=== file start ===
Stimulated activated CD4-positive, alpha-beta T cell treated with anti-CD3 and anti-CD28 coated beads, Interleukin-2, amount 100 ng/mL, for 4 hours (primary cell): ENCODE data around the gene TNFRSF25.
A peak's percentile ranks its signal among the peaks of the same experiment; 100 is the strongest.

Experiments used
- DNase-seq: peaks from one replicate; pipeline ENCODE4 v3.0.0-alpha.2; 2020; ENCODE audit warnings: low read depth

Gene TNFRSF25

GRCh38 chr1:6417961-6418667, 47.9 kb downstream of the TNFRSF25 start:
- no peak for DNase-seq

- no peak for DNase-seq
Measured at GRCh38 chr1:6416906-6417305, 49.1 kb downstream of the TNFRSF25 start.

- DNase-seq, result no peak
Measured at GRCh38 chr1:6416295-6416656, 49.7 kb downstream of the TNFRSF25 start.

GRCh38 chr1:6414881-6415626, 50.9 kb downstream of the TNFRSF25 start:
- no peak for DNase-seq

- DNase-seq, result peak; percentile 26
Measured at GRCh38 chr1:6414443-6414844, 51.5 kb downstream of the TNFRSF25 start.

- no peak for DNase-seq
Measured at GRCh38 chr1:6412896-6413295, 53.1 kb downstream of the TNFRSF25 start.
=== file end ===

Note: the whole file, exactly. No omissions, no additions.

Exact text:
Stimulated activated CD4-positive, alpha-beta T cell treated with anti-CD3 and anti-CD28 coated beads, Interleukin-2, amount 100 ng/mL, for 4 hours (primary cell): ENCODE data around the gene TNFRSF25.
A peak's percentile ranks its signal among the peaks of the same experiment; 100 is the strongest.

Experiments used
- DNase-seq: peaks from one replicate; pipeline ENCODE4 v3.0.0-alpha.2; 2020; ENCODE audit warnings: low read depth

Gene TNFRSF25

GRCh38 chr1:6417961-6418667, 47.9 kb downstream of the TNFRSF25 start:
- no peak for DNase-seq

- no peak for DNase-seq
Measured at GRCh38 chr1:6416906-6417305, 49.1 kb downstream of the TNFRSF25 start.

- DNase-seq, result no peak
Measured at GRCh38 chr1:6416295-6416656, 49.7 kb downstream of the TNFRSF25 start.

GRCh38 chr1:6414881-6415626, 50.9 kb downstream of the TNFRSF25 start:
- no peak for DNase-seq

- DNase-seq, result peak; percentile 26
Measured at GRCh38 chr1:6414443-6414844, 51.5 kb downstream of the TNFRSF25 start.

- no peak for DNase-seq
Measured at GRCh38 chr1:6412896-6413295, 53.1 kb downstream of the TNFRSF25 start.